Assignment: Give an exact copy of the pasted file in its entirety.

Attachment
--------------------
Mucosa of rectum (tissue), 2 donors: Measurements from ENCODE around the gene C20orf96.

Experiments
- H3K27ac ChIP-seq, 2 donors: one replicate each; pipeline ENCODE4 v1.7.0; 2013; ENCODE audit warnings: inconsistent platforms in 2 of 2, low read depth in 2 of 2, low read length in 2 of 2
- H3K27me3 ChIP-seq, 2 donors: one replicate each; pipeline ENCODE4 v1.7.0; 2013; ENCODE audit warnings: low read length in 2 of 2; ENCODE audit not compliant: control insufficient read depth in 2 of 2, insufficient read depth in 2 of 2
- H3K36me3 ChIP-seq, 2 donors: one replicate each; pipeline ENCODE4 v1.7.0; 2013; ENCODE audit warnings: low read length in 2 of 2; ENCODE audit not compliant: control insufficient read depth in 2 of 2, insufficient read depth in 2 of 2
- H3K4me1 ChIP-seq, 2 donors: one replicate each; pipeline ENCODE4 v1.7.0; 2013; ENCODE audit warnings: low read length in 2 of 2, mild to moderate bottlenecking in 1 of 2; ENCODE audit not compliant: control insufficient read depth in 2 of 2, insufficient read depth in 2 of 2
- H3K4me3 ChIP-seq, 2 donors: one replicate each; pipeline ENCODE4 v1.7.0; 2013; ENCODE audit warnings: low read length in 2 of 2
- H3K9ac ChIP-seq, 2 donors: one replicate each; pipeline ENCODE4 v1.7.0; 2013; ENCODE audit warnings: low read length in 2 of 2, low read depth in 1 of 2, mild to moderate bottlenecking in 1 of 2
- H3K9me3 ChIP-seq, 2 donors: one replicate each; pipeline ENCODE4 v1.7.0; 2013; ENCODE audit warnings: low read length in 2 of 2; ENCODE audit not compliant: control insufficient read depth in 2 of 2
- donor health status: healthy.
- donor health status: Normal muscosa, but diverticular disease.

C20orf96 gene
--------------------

Mucosa of rectum (tissue), 2 donors: Measurements from ENCODE around the gene C20orf96.

Experiments
- H3K27ac ChIP-seq, 2 donors: one replicate each; pipeline ENCODE4 v1.7.0; 2013; ENCODE audit warnings: inconsistent platforms in 2 of 2, low read depth in 2 of 2, low read length in 2 of 2
- H3K27me3 ChIP-seq, 2 donors: one replicate each; pipeline ENCODE4 v1.7.0; 2013; ENCODE audit warnings: low read length in 2 of 2; ENCODE audit not compliant: control insufficient read depth in 2 of 2, insufficient read depth in 2 of 2
- H3K36me3 ChIP-seq, 2 donors: one replicate each; pipeline ENCODE4 v1.7.0; 2013; ENCODE audit warnings: low read length in 2 of 2; ENCODE audit not compliant: control insufficient read depth in 2 of 2, insufficient read depth in 2 of 2
- H3K4me1 ChIP-seq, 2 donors: one replicate each; pipeline ENCODE4 v1.7.0; 2013; ENCODE audit warnings: low read length in 2 of 2, mild to moderate bottlenecking in 1 of 2; ENCODE audit not compliant: control insufficient read depth in 2 of 2, insufficient read depth in 2 of 2
- H3K4me3 ChIP-seq, 2 donors: one replicate each; pipeline ENCODE4 v1.7.0; 2013; ENCODE audit warnings: low read length in 2 of 2
- H3K9ac ChIP-seq, 2 donors: one replicate each; pipeline ENCODE4 v1.7.0; 2013; ENCODE audit warnings: low read length in 2 of 2, low read depth in 1 of 2, mild to moderate bottlenecking in 1 of 2
- H3K9me3 ChIP-seq, 2 donors: one replicate each; pipeline ENCODE4 v1.7.0; 2013; ENCODE audit warnings: low read length in 2 of 2; ENCODE audit not compliant: control insufficient read depth in 2 of 2
- donor health status: healthy.
- donor health status: Normal muscosa, but diverticular disease.

C20orf96 gene